Dave’s early 912 spent most of its life in California and was owned by the matriarch of the prominent Pauter family, famous for establishing the Pauter Machine Company, a pioneer in the design and development of high-performance engine components. “It was her daily driver from the 1970s through to the early 1990s, after which it was kept in dry storage, only emerging two decades later, when the previous owner took ownership and recommissioned the car. He enjoyed it for a few years until deciding to sell up in order to fund the purchase of a 993.” By this point in time, Aga Blue — a glorious solid hue — had given way to a variation of grey with a bronze tint. The exterior was tidy enough, providing you didn’t look too closely. “In truth, the car was pretty rotten underneath, despite spending most of its life on the West Coast.”

Dave continues. “Not long after taking delivery, I was introduced to Mick Pacey, proprietor of Bedfordshirebased independent classic Porsche restoration specialist, Export 56. He agreed to configure the car for British roads. The work included lowering the ride height from US specification, which leaves a huge gap between wheel arch and tyre. Immediately, the car looked and handled better than when I first got behind the wheel.”

A couple of years passed. Mick’s team dutifully took care of remedial work required for each of the 912’s annual MOT tests, but the writing was on the wall. “Long story short, he didn’t want me to keep nursing the car through its yearly health check. It was time to consider full restoration,” Dave recalls. Under different circumstances, this might have been a difficult pill to swallow — with the obvious exception of its engine, the 912 shares almost all its componentry with the sameage 911, meaning cost of parts and restoration is largely the same between models. Fortuitously, Dave bought his 912 back when the price of acquisition was low. Additionally, a rising tide carries all ships — with renewed interest in air-cooled 911s and values rising accordingly, the 912 enjoyed a sudden change of fortune, meaning the cost of restoring Dave’s car would be offset by the rapid rise in its financial worth.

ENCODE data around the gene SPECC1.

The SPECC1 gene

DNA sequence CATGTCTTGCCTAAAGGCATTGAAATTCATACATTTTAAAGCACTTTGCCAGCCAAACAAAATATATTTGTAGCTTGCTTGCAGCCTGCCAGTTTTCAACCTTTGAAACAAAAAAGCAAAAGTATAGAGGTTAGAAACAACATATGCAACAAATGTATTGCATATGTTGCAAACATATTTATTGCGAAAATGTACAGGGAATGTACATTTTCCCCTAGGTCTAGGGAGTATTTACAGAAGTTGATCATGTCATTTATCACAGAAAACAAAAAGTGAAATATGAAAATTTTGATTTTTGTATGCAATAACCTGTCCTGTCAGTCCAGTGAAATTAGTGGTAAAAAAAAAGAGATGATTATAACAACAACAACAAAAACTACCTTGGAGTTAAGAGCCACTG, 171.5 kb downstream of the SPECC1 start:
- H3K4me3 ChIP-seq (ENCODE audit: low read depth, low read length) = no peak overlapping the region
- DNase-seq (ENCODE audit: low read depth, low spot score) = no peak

“I was lucky enough to be in a position to cover the cost of a full nut and bolt rebuild,” he says. “Mick’s team was excellent throughout the project. The body was stripped and restored, and running gear components were either overhauled or renewed. Pleasingly, the engine proved to be in superb condition, so much so Mick reckons it’s the best 912 flat-four his team had seen.” Low mileage helped. “The car had covered little more than sixty thousand miles, although its interior was beyond saving. I ended up buying a set of replica 911 S seats.” Finished in black with houndstooth fabric, they’re period perfect, even if original specification included less sumptuous pews and a headrest for the driver only.

Chrome-finished wheels were another optional extra, but they were a mess when Dave first laid eyes on them. “They were originally four-and-a-half inches wide, but somebody had seen fit to have them banded in order to increase width to six inches. I had them returned to their original size. Instead of an application of fresh chrome, however, I took the wheels to a specialist wheel refinisher in Poole, where they were treated to a chromeeffect powdercoat.” Offering the same look, but with reduced maintenance and more resistance to corrosion, the finish is indistinguishable from chrome unless you’re looking closely.

Fortunately, there were no major surprises when the body was stripped. “As far as an old 911 or 912 is concerned, when the kidney bowls are gone, you have to accept the rest of the car is likely to be in poor order,” Dave smiles. “When it came to restoring my 912, every piece of corroded metal was dismissed and every non-functioning part was either restored or replaced. The work carried out by Mick’s team was phenomenal, resulting in one of the very best surviving early 912s.”